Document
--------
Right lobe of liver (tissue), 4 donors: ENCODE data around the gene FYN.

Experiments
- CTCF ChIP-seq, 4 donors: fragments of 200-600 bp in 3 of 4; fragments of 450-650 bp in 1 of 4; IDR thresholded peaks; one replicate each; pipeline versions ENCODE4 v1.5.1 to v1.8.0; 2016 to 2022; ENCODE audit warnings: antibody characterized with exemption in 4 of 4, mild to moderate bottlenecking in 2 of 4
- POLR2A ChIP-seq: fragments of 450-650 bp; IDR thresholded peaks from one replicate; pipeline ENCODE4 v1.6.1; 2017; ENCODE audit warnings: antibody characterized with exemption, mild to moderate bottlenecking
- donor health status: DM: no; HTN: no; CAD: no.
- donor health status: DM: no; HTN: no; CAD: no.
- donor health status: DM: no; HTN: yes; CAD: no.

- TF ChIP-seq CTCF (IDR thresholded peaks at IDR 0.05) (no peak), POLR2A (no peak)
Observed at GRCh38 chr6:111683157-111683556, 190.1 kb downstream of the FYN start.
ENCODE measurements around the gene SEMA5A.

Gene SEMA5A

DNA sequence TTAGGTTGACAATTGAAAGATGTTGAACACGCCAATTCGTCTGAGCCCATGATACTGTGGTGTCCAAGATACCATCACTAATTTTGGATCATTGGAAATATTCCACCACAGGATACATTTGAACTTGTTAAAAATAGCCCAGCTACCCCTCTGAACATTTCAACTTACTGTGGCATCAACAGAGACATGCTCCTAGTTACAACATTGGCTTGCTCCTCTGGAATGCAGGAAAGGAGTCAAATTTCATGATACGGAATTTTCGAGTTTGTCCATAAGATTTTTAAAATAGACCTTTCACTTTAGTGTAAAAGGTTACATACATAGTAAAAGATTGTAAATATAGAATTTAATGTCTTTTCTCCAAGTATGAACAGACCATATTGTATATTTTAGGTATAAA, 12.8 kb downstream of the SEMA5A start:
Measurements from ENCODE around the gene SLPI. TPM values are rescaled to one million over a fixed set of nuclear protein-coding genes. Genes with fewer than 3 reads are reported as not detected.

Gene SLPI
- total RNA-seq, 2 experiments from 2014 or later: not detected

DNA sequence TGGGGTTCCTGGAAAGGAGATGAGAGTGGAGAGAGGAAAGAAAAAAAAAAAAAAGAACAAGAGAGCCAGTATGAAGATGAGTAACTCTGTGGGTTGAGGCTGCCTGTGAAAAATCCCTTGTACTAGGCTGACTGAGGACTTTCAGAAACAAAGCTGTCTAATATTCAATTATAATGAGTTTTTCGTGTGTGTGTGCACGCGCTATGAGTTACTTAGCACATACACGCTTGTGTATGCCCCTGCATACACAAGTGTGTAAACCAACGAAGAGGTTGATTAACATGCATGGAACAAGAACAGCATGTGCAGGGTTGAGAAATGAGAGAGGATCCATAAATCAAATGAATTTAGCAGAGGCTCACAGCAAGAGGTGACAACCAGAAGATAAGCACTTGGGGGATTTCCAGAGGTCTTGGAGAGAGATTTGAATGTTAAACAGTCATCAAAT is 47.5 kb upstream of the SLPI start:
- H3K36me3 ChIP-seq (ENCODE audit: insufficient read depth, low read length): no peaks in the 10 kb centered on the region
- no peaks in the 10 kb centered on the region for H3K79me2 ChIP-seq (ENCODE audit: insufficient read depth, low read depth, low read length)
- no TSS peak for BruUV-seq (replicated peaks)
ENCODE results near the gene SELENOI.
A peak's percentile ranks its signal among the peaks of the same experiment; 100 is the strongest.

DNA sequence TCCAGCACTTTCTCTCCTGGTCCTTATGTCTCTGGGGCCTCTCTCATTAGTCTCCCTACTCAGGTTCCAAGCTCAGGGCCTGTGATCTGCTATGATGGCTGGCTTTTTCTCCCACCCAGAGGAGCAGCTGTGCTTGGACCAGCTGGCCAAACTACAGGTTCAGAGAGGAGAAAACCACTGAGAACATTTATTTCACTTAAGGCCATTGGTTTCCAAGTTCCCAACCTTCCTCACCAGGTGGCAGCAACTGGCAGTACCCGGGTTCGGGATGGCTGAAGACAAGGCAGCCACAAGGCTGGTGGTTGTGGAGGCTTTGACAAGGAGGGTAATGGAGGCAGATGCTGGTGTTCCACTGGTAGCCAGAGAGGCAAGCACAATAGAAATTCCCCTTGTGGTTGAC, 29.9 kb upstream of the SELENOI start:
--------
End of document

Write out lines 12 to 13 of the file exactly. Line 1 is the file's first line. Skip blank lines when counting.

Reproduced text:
DNA sequence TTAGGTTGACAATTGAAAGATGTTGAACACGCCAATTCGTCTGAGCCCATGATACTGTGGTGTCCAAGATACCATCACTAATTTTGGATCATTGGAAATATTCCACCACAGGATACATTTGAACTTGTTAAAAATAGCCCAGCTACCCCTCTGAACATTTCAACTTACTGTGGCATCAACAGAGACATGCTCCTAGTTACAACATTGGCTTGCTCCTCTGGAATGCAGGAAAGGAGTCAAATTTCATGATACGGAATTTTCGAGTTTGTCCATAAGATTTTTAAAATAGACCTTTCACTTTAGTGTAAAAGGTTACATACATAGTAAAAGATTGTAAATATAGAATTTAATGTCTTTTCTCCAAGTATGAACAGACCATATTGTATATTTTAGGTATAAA, 12.8 kb downstream of the SEMA5A start:
Measurements from ENCODE around the gene SLPI. TPM values are rescaled to one million over a fixed set of nuclear protein-coding genes. Genes with fewer than 3 reads are reported as not detected.